Entertainment

This weekend in Kansas City: The Junior Leagues Holiday Mart, ‘Da Vinci’ at Union Station, and Stevie Wonder

Stevie Wonder performs Friday, Oct. 23, at the Sprint Center
Stevie Wonder performs Friday, Oct. 23, at the Sprint Center Invision/AP

Junior League Holiday Mart

Thursday through Sunday at Bartle Hall

Paying for the privilege of spending money may seem counterintuitive, but the Junior League of Kansas City, Missouri, has raised more than $10 million for charity through its annual Holiday Mart, in part by charging shoppers to attend. Thousands of people will gladly forfeit money at the doors of Bartle Hall for the opportunity to inspect a plethora of goods displayed by almost 200 retailers. The event offers a few diversions for visitors who need a break from shopping ’til they drop. Lela Davidson, the author of “Faking Balance: Adventures in Work and Life,” will discuss her book at noon Sunday. Beneficiaries of this year’s Holiday Mart include the Don Bosco Center, the Urban Neighborhood Initiative and Wonderscope.

Noon-9 p.m. Thursday, Oct. 22; 9 a.m.-9 p.m. Friday, Oct. 23; 10 a.m.-6 p.m. Saturday, Oct. 24; 10 a.m.-4 p.m. Sunday, Oct. 25. Bartle Hall. 816-444-2112. jlkc.org. Single-day admission is $8 in advance and $12 at the door. Children 12 and younger are free.

“Da Vinci: The Exhibition”

Opens Friday at Union Station

The level of celebrity attained by Elon Musk of Tesla Motors and SpaceX, and the recent tantalizing discoveries of astronomers and geneticists indicate that interest in scientific endeavors has been renewed. That’s one reason the timing of “Da Vinci: The Exhibition” at Union Station seems fortuitous. The traveling exhibit focuses on the scientific musings of the brilliant Italian. The show contains “65 fully built, life-size inventions … including his designs of the helicopter, tank, SCUBA, crane, clock, submarine and his plan for a modern city.” Re-creations of da Vinci’s art and plenty of interactive displays are also designed to inspire creativity in visitors.

Friday, Oct. 23-May 1. Union Station. 816-460-2020. unionstation.org/davinci. $14.95. $13.95 for seniors. $10.95 for children 3-12.

Bollywood Masala Orchestra and Dancers of India, “Spirit of India”

Friday at Yardley Hall

The culture of the subcontinent of India is woefully underrepresented on stages in the United States. Rahis Bharti intends to balance the scales. The India-born musician and raconteur founded the Bollywood Masala Orchestra and Dancers of India in 2012. The large troupe provides “an authentic taste of the richness and excitement of Indian music” and an immersive sampling of the country’s “music, dance, dynamic rhythm and spirituality.” As the name of the 17-member ensemble suggests, there’s a bit of razzle-dazzle in its presentation. Bollywood, the Hollywood of India, is known for its lavish productions. Friday’s program will balance exaggerated antics with India’s folkloric traditions.

8 p.m. Friday, Oct. 23. Yardley Hall. 913-469-4445. jccc.edu/theseries. $30-$40.

Stevie Wonder

Friday at the Sprint Center

Stevie Wonder is just 65, but the profound impact of the musical contributions he made in the 20th century can make it seem that he’s older than Methuselah. Although a set list consisting of nothing but his game-changing hits would last for hours, that’s not what ticket-holders to Wonder’s concert will experience on Friday. Instead, Wonder is performing the entirety of his “Songs in the Key of Life” album on his current tour. The 1976 release is sprinkled with familiar hits including “Sir Duke” and “Isn’t She Lovely,” but it’s also heavy on more challenging material like “Have a Talk With God” and “All Day Sucker.” Fans eager to hear hits like “Superstition” will have to wait for the encore.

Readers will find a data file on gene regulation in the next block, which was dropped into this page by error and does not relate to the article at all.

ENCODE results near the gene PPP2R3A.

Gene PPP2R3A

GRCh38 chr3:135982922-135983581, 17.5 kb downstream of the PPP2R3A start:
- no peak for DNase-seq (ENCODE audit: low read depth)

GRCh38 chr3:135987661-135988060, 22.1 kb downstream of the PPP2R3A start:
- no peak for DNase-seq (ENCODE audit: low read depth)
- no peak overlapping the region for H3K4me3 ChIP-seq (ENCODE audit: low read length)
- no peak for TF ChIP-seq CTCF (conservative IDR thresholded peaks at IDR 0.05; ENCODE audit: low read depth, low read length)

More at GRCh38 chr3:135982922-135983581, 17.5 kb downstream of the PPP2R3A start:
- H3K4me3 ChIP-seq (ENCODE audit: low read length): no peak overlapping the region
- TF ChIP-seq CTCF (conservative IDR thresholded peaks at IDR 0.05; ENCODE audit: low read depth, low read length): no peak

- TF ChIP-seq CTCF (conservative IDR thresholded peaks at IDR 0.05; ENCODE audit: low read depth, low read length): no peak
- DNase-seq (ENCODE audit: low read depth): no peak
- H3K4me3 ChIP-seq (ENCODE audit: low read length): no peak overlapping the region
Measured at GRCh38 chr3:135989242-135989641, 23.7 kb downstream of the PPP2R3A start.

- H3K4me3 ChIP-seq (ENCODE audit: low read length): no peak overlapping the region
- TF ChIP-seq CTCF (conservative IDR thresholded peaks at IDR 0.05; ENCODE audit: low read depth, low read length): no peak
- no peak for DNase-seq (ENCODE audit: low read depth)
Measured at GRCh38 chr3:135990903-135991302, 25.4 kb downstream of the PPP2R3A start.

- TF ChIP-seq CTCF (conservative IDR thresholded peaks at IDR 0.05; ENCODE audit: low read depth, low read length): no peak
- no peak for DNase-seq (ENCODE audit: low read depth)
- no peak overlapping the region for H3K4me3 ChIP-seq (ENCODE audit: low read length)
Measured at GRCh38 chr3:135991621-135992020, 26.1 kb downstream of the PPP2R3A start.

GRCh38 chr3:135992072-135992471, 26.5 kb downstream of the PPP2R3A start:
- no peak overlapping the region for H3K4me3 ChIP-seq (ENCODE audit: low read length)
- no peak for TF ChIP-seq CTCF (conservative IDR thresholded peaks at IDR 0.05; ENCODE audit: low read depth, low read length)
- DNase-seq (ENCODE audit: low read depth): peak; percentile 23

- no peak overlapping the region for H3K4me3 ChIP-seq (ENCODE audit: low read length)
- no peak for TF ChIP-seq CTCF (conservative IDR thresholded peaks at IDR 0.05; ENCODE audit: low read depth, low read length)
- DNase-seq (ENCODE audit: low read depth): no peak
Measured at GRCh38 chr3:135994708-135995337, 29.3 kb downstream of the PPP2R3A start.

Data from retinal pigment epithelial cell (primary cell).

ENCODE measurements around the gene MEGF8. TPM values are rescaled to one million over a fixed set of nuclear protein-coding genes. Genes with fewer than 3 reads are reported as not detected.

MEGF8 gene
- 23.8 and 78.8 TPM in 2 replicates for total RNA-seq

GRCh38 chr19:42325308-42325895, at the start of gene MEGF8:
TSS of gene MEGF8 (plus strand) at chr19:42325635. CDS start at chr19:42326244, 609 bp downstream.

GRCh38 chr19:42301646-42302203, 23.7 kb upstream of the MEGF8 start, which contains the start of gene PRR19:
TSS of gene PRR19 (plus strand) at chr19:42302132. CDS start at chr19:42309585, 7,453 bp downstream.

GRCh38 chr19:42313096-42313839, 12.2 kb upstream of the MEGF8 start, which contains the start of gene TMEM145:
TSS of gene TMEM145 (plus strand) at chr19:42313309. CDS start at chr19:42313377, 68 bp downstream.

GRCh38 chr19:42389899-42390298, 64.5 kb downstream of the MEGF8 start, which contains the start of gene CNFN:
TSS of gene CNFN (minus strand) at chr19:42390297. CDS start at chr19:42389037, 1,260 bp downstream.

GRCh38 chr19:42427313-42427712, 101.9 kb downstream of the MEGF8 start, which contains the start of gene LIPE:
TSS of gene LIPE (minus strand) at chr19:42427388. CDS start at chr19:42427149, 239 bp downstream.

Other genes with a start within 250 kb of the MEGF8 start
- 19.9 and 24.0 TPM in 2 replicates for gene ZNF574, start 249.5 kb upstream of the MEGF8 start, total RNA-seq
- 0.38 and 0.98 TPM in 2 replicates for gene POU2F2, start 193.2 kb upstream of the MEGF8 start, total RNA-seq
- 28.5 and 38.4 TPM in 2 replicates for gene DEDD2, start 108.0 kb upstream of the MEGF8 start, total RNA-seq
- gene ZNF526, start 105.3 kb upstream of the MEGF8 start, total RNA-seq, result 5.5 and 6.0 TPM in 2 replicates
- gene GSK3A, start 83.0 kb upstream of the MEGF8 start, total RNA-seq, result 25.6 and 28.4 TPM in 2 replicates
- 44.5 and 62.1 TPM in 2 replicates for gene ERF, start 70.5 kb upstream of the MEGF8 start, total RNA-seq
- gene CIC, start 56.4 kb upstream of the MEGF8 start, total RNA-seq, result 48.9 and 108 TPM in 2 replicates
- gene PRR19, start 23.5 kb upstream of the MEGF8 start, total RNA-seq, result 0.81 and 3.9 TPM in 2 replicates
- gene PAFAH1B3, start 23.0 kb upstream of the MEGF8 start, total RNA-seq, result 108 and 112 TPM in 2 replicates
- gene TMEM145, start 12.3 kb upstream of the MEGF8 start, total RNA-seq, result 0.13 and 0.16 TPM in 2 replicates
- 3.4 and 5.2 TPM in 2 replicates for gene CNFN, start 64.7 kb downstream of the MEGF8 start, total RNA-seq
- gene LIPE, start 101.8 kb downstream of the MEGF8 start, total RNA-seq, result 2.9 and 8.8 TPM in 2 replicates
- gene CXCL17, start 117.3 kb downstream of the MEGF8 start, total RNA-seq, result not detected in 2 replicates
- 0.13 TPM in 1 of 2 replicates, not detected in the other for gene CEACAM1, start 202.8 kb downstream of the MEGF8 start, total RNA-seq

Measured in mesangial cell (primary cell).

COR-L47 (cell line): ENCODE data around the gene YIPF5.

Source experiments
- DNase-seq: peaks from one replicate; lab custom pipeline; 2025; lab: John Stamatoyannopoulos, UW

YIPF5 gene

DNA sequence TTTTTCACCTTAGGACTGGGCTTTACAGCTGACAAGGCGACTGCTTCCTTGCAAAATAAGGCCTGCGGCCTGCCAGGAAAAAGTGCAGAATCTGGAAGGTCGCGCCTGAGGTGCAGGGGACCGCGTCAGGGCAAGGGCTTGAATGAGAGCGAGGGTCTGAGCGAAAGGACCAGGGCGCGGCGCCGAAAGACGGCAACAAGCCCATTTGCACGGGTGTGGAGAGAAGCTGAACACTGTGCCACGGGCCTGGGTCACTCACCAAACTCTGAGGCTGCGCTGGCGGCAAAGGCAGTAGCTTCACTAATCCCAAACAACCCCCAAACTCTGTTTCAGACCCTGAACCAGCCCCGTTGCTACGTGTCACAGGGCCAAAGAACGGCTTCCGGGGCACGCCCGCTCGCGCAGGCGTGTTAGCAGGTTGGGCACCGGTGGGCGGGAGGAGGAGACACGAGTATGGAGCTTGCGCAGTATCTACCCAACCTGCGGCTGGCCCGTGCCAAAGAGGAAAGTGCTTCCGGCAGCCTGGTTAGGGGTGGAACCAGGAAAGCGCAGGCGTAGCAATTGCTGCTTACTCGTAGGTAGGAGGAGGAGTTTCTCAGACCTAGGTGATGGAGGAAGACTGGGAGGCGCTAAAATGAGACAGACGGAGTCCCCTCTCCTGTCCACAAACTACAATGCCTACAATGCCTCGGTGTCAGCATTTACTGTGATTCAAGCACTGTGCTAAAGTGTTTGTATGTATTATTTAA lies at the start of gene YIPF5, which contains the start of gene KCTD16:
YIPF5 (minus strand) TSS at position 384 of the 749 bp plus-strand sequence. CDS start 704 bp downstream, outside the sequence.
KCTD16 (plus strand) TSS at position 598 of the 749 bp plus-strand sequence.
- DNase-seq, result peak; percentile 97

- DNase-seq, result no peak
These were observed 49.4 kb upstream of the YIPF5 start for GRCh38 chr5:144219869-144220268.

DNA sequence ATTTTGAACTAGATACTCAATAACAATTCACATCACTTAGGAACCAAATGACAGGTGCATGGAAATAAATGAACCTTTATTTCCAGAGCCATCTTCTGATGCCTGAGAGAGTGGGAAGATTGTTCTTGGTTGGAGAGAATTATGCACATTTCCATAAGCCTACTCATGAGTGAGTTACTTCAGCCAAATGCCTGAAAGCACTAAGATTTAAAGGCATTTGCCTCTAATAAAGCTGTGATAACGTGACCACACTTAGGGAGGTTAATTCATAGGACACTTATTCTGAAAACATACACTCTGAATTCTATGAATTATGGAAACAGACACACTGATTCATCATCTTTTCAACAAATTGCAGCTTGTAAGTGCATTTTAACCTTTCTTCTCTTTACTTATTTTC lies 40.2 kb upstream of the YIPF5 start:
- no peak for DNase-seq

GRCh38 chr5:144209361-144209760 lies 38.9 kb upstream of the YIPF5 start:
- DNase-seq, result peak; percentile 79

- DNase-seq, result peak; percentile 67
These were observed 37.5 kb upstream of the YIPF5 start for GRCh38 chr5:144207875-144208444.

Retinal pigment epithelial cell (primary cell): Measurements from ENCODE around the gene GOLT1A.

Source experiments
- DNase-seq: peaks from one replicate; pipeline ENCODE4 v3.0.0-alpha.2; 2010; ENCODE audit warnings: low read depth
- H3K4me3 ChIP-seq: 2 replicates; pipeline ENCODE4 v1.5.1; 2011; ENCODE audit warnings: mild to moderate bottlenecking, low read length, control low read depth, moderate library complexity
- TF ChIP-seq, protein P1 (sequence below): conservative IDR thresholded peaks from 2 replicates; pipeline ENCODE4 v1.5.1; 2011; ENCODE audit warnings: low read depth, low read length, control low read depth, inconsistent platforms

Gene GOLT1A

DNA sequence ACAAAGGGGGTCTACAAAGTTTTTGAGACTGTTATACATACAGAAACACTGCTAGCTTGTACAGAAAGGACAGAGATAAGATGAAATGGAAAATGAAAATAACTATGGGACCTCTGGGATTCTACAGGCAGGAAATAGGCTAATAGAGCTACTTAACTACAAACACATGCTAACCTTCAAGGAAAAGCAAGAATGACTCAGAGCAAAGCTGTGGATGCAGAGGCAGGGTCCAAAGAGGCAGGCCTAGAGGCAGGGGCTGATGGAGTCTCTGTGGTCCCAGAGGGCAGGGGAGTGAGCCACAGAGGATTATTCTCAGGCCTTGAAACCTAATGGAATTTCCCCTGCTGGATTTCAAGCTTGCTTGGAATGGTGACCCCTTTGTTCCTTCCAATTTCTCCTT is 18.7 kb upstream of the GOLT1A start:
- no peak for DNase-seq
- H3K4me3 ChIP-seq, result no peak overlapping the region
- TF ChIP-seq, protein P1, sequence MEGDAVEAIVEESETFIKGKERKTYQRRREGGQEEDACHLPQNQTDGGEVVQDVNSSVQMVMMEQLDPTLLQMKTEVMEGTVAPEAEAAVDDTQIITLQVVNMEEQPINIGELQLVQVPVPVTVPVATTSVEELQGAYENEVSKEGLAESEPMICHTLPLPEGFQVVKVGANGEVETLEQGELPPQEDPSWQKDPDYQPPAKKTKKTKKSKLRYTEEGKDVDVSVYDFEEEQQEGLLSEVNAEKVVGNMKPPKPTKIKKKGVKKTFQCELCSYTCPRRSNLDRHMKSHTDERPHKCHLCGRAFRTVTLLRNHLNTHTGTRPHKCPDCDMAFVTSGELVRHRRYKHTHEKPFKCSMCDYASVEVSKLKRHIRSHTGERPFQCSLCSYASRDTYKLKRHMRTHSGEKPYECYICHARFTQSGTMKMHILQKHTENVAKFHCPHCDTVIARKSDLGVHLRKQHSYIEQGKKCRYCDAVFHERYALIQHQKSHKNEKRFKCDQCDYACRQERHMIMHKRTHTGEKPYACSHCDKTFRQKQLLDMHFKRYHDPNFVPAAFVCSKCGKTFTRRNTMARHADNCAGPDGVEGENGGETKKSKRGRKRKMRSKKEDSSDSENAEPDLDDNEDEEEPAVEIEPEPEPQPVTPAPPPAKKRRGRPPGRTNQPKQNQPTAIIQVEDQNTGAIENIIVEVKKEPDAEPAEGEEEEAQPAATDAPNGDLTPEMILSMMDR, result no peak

8 p.m. Friday, Oct. 23. Sprint Center. 816-949-7000. sprintcenter.com. $37.50-$147.50

Great Midwest Balloon Festival

Friday and Saturday at the National Agricultural Center & Hall of Fame

Thanks to the prolonged postseason play of the Royals, Kansas Citians have become accustomed to spotting a blimp in the sky. The airship provides interesting angles of Kauffman Stadium to television viewers. Even more graceful sky-bound contraptions will soar over the metropolis this weekend during the Great Midwest Balloon Festival. The event provides several unique experiences. During the “balloon glows” on Friday and Saturday night, “all the balloon pilots fire their burners and light up at the same time.” Children can trick-or-treat the balloon pilots. Fifty-minute balloon rides ($235 per person) are also available. Live music in a beer garden, a carnival and pie-eating contests are among the supplemental activities.

4-10 p.m. Friday, Oct. 23; 2-10 p.m. Saturday, Oct. 24. National Agricultural Center & Hall of Fame in Bonner Springs. midwestballoonfest.org. $15 per day. $23 for two-day passes. $8.50 per day for children 4-14. $13.50 for two-day passes for children 4-14.

Kevin Smith

Saturday and Sunday at Kansas City Improv

Kevin Smith, a cultural tastemaker for more than 20 years, received the honor of “Geek Pioneer” at the 3rd Annual Geekie Awards this month. The producer of the show “by geeks for geeks” noted that “Smith is the poster child for anyone who fights hard and is dedicated to building their own career, and he’s someone we all look up to when it comes to doing whatever it takes to make something cool.” Smith currently stars in “Comic Book Men,” a reality television show that depicts his antics as a comic book obsessive. He’s also a prominent filmmaker, actor and author. Smith will pontificate about his many interests at three appearances at Kansas City Improv this weekend.

7 and 9:30 p.m. Saturday, Oct. 24; 7 p.m. Sunday, Oct. 25. Kansas City Improv. 816-759-5233. improvkc.com. $30.

Missouri Mavericks vs. Wichita

Saturday at Silverstein Eye Centers Arena

With a new season comes a newly renamed home, an exciting new affiliation and new ownership. The Missouri Mavericks will open the 2015-16 campaign at Silverstein Eye Centers Arena, the freshly rebranded sports complex formerly known as the Independence Events Center. The status of the franchise received a huge boost during the offseason. The Mavericks are now a minor-league affiliate of the NHL’s New York Islanders. Last February the Mavericks were purchased by Lamar Hunt Jr. The first home stand of the season kicks off with a match against the Wichita Thunder on Saturday and a contest with the Quad City Mallards on Tuesday.

7:05 p.m. Saturday, Oct. 24, 7:05 p.m. Tuesday, Oct. 27. Silverstein Eye Centers Arena. 800-745-3000. missourimavericks.com. $16-$38.

Boo at the Zoo

Saturday and Sunday at the Kansas City Zoo